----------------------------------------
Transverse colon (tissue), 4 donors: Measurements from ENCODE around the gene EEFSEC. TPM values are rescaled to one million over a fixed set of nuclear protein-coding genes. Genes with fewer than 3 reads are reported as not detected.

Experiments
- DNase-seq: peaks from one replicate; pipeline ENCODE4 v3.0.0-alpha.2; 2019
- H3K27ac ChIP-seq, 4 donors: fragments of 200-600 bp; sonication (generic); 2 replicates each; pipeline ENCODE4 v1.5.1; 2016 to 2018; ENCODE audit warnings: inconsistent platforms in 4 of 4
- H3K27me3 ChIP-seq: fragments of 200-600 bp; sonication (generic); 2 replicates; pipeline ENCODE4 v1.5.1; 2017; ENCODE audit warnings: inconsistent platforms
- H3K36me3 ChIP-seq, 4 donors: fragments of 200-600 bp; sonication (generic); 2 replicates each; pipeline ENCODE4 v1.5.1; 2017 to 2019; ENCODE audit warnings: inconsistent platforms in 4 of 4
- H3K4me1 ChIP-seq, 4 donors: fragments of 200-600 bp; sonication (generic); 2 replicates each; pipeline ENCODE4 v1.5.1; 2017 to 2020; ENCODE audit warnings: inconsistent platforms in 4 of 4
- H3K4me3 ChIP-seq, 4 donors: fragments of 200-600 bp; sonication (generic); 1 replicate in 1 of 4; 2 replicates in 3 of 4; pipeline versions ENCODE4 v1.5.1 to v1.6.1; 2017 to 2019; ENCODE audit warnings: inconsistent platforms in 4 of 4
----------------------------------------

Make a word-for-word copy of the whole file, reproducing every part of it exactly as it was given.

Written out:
Transverse colon (tissue), 4 donors: Measurements from ENCODE around the gene EEFSEC. TPM values are rescaled to one million over a fixed set of nuclear protein-coding genes. Genes with fewer than 3 reads are reported as not detected.

Experiments
- DNase-seq: peaks from one replicate; pipeline ENCODE4 v3.0.0-alpha.2; 2019
- H3K27ac ChIP-seq, 4 donors: fragments of 200-600 bp; sonication (generic); 2 replicates each; pipeline ENCODE4 v1.5.1; 2016 to 2018; ENCODE audit warnings: inconsistent platforms in 4 of 4
- H3K27me3 ChIP-seq: fragments of 200-600 bp; sonication (generic); 2 replicates; pipeline ENCODE4 v1.5.1; 2017; ENCODE audit warnings: inconsistent platforms
- H3K36me3 ChIP-seq, 4 donors: fragments of 200-600 bp; sonication (generic); 2 replicates each; pipeline ENCODE4 v1.5.1; 2017 to 2019; ENCODE audit warnings: inconsistent platforms in 4 of 4
- H3K4me1 ChIP-seq, 4 donors: fragments of 200-600 bp; sonication (generic); 2 replicates each; pipeline ENCODE4 v1.5.1; 2017 to 2020; ENCODE audit warnings: inconsistent platforms in 4 of 4
- H3K4me3 ChIP-seq, 4 donors: fragments of 200-600 bp; sonication (generic); 1 replicate in 1 of 4; 2 replicates in 3 of 4; pipeline versions ENCODE4 v1.5.1 to v1.6.1; 2017 to 2019; ENCODE audit warnings: inconsistent platforms in 4 of 4